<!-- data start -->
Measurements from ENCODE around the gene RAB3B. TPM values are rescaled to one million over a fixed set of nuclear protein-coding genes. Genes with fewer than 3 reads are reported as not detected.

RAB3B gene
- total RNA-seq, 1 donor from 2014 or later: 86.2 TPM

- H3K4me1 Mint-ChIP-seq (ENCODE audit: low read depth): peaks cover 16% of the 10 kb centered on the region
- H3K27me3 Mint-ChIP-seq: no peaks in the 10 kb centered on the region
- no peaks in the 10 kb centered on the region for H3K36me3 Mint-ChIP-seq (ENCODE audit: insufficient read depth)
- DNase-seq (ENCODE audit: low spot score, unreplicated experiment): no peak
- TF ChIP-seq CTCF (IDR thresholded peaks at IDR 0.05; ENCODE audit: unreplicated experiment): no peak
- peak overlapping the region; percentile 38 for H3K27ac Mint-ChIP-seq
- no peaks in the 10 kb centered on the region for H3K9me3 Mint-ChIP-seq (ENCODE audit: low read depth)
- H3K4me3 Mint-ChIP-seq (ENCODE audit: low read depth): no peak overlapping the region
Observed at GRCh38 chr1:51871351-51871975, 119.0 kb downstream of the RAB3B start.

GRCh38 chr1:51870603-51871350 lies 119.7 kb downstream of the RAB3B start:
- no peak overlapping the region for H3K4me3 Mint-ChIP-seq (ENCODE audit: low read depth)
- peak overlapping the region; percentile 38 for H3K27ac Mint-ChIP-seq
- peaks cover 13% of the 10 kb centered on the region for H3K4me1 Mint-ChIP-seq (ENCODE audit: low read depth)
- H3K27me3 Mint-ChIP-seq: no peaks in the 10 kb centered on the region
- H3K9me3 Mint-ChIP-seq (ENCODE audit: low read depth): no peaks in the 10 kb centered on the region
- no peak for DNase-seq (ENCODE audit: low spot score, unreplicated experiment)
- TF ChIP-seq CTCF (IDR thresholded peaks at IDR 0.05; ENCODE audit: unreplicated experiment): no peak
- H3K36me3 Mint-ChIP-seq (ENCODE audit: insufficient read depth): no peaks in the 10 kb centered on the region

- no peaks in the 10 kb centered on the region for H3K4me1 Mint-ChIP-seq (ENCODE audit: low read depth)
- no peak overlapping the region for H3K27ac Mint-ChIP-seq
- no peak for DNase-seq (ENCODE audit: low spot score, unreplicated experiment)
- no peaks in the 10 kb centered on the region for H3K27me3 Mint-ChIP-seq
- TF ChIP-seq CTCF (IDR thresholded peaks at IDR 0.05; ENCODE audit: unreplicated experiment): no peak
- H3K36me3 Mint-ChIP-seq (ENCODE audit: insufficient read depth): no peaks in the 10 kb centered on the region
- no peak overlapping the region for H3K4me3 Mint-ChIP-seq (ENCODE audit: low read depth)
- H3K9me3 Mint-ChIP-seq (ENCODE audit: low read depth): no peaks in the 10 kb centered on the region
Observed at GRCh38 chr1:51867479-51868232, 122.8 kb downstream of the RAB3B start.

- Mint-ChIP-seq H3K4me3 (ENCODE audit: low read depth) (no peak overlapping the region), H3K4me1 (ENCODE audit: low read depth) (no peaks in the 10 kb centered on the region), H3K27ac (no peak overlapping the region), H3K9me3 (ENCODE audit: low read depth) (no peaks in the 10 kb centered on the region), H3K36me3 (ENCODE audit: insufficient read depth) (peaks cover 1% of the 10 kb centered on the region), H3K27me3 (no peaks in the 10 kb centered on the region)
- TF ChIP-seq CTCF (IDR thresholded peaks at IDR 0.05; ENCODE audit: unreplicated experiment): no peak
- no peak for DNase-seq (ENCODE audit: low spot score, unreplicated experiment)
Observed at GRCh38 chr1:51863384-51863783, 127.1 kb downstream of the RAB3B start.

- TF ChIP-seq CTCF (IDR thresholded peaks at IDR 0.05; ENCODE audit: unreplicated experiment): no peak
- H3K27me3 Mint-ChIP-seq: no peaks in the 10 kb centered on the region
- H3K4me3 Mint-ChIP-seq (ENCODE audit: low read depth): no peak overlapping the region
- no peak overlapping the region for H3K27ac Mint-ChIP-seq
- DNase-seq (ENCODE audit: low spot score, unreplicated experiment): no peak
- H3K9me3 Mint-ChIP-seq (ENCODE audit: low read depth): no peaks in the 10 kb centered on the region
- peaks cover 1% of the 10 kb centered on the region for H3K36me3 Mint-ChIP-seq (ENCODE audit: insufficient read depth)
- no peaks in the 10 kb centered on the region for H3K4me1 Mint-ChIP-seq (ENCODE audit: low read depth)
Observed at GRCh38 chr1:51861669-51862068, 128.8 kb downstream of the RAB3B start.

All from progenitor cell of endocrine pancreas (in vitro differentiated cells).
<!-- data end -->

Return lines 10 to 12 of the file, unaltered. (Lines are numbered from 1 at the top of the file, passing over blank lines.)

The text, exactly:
- no peaks in the 10 kb centered on the region for H3K9me3 Mint-ChIP-seq (ENCODE audit: low read depth)
- H3K4me3 Mint-ChIP-seq (ENCODE audit: low read depth): no peak overlapping the region
Observed at GRCh38 chr1:51871351-51871975, 119.0 kb downstream of the RAB3B start.